February 26, 2013 (DVD)
Georgina Haig as Marilyn Burns
Paul Holmes as Slim Walding
George Shevtsov as The Stranger
One glance at the promotional poster (which boasts loads of positive quotes from a slew of typically reliable outlets) released for Crawl and you can all but guarantee we’ve got a new genre smash on our hands. Frightfest bestowed the film a four star rating. The film picked up a trio of Screamfest awards. Dreadcentral makes the declaration that Crawl“Rivals No Country for Old Men in gritty style and suspense.” Aint it Cool called it a “fantastic achievement”… and well, the praise seems to roll on, dished out in heaping morsels from some of the genre’s most recognizable media outlets.
Yep, a single look at all that critical acclaim practically ensures a mind-blowing flick, right?Crawl has got the kind of hype to get the anxiety and anticipation working overtime. Just reading about the film is likely to make nine of 10 horror hounds hungry to devour this production as soon as humanly possible.
I fed my appetite, and having done so it must be said: I’d love to see the picture that all these critics saw! This isn’t a fantastic achievement and it doesn’t rival No country for Old Men, it rips it off, and blatantly at that! But it doesn’t pull the plug on “paying tribute” (in this instance, that term is complete and utter hogwash) to the Coen Brothers at No Country, it also draws heavily from the Coen’s mid-80’s effort, Blood Simple.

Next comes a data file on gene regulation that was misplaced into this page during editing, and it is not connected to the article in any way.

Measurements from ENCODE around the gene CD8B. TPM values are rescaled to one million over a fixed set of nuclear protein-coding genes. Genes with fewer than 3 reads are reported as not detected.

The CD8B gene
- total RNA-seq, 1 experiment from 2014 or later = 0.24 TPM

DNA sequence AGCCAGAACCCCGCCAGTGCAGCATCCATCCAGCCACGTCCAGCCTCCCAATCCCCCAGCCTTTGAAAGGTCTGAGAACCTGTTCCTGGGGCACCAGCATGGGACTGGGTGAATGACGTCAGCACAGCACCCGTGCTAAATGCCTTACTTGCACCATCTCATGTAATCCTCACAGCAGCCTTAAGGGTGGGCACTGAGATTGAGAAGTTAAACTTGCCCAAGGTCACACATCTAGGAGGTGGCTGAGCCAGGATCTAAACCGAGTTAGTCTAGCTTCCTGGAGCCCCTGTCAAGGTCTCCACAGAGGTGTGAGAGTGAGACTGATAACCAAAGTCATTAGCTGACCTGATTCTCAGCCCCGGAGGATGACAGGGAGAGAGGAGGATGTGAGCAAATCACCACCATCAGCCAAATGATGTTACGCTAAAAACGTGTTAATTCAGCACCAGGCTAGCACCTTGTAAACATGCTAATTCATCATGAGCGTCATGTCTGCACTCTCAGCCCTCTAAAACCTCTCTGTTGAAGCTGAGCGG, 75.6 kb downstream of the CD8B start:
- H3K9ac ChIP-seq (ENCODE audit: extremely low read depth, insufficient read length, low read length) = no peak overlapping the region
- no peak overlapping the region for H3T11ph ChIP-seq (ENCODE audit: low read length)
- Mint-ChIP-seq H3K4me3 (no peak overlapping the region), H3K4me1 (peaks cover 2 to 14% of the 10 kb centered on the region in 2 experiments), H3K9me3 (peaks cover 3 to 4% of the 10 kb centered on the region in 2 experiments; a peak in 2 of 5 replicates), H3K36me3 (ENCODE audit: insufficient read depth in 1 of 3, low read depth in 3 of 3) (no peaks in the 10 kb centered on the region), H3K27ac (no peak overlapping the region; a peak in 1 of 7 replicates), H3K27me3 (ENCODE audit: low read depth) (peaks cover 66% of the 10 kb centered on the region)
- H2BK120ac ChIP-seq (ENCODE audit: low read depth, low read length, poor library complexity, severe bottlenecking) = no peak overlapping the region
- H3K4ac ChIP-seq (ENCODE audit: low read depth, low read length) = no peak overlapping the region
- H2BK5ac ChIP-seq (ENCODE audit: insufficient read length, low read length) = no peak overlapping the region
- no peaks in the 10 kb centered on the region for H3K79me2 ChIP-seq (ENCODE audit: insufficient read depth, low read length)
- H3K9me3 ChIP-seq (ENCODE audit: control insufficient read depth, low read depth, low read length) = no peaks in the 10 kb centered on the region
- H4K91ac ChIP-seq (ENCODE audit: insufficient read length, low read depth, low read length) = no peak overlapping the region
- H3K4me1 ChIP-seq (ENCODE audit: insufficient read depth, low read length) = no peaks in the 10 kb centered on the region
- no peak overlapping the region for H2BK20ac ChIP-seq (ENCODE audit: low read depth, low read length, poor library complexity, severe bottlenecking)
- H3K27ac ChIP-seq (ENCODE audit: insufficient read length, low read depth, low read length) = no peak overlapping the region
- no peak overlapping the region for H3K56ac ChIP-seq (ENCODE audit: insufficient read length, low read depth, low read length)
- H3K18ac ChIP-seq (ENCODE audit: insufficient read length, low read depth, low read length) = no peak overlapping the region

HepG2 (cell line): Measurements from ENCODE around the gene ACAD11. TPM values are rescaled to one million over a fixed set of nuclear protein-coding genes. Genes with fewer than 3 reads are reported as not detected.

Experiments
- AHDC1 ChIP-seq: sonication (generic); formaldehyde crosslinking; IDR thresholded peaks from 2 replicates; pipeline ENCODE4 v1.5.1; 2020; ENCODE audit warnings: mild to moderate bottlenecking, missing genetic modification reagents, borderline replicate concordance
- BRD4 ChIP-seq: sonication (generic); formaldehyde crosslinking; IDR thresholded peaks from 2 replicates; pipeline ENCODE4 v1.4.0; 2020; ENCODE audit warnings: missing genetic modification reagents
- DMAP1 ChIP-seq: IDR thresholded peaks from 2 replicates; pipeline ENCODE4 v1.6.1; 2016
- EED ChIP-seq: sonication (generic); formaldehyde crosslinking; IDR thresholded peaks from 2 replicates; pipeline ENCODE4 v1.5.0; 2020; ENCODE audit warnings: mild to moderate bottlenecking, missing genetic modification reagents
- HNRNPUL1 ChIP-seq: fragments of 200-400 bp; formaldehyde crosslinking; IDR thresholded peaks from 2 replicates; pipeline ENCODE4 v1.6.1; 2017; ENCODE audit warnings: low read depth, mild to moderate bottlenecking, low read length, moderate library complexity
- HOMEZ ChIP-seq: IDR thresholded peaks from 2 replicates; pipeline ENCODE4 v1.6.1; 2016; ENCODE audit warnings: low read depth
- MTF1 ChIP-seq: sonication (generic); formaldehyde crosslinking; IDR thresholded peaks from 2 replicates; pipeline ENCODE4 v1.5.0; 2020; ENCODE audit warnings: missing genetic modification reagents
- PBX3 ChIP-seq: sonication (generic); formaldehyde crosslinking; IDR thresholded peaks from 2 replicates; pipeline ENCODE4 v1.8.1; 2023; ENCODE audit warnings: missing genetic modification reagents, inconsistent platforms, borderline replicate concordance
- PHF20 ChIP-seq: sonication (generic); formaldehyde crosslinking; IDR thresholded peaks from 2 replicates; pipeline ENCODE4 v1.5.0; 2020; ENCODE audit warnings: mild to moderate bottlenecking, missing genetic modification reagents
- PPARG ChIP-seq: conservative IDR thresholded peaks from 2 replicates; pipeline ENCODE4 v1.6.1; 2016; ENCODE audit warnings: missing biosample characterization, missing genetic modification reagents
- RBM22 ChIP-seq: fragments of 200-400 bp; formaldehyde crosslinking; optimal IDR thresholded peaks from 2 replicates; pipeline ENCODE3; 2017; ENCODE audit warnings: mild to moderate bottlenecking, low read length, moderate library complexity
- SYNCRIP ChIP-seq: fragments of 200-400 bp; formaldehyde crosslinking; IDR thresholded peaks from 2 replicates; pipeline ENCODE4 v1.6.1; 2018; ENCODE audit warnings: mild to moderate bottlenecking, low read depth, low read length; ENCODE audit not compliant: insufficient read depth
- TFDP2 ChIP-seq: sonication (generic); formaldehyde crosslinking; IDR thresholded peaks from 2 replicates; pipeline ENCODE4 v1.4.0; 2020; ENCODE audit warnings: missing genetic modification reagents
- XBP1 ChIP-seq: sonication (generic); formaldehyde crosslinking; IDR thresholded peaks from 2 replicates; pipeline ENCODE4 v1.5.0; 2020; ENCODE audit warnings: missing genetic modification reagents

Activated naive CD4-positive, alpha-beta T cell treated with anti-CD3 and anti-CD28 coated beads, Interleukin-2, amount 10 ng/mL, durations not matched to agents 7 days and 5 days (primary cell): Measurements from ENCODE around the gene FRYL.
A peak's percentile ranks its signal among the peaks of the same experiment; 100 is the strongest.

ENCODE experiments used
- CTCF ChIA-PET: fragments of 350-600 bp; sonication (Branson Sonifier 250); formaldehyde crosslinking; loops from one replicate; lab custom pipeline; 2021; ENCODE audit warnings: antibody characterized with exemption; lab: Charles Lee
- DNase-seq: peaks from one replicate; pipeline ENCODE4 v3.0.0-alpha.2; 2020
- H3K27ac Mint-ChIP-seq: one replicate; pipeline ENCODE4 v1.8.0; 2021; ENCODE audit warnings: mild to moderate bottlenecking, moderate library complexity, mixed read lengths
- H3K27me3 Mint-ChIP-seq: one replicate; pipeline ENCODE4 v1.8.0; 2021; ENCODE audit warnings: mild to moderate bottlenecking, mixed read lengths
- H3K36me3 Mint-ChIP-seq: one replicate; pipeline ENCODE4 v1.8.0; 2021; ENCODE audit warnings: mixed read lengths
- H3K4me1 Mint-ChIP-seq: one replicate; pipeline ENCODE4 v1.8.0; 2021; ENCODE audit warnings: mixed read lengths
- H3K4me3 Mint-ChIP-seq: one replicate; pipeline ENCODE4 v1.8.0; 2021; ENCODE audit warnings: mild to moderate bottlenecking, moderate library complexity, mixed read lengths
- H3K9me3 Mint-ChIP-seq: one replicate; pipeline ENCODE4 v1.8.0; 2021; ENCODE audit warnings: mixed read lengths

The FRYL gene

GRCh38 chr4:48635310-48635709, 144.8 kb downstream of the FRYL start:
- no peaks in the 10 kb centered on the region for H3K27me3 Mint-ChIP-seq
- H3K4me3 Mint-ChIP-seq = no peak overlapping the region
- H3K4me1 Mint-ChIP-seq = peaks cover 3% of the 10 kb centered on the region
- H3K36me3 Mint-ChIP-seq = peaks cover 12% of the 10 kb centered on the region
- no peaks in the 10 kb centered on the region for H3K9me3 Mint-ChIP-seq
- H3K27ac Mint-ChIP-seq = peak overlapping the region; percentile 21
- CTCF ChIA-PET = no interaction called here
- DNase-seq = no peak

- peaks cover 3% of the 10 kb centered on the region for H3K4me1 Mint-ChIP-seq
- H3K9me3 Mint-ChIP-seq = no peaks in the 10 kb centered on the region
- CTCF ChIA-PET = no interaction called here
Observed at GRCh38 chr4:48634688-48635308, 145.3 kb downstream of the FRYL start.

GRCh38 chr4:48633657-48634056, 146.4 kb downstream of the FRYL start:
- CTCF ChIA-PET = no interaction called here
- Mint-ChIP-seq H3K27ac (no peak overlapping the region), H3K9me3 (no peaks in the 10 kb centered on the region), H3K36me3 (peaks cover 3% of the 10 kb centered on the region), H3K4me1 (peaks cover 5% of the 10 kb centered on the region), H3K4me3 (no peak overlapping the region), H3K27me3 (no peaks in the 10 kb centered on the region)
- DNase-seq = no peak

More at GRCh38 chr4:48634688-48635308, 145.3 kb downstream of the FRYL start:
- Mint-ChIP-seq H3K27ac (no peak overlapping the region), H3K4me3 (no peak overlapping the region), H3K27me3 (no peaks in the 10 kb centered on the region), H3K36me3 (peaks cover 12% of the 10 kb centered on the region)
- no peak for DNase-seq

In place of Javier Bardem’s, Anton Chigurh (No Country) we’ve got George Shevtsov’s “The Stranger” while a quick swap of Frances McDormand’s, Abby (Blood Simple) for Georgina Haig’s, Marilyn Burns (this name spin is about the only “tribute” that doesn’t transfer as complete theft) function as immediate detractors. Throw in a completely directionless script that leans on the hope of duplicating everything enjoyable about the aforementioned features and you’ve got Crawl, one of the least inventive pictures to hit the market in ages.
It may seem as though the No Country for Old Men comparisons are being pummeled into dead horse territory rather quickly here, but you’ve got to realize… this is Paul China’s attempt at… almost remaking the legendary slow-burn thriller. Our mysterious hitman is quiet, awkward, causes hell for a convenience store clerk early on, and even sports extremely similar attire to that of Anton. It’s actually surprising that he doesn’t utilize a cattle gun (or captive bolt pistol if you prefer precise technicalities) to exterminate those in his way. I’ve got a feeling China had trouble getting his hands on that unforgiving tool… either that or someone with half a brain stepped up to inform him that the incorporation of a cattle gun would just be way too much.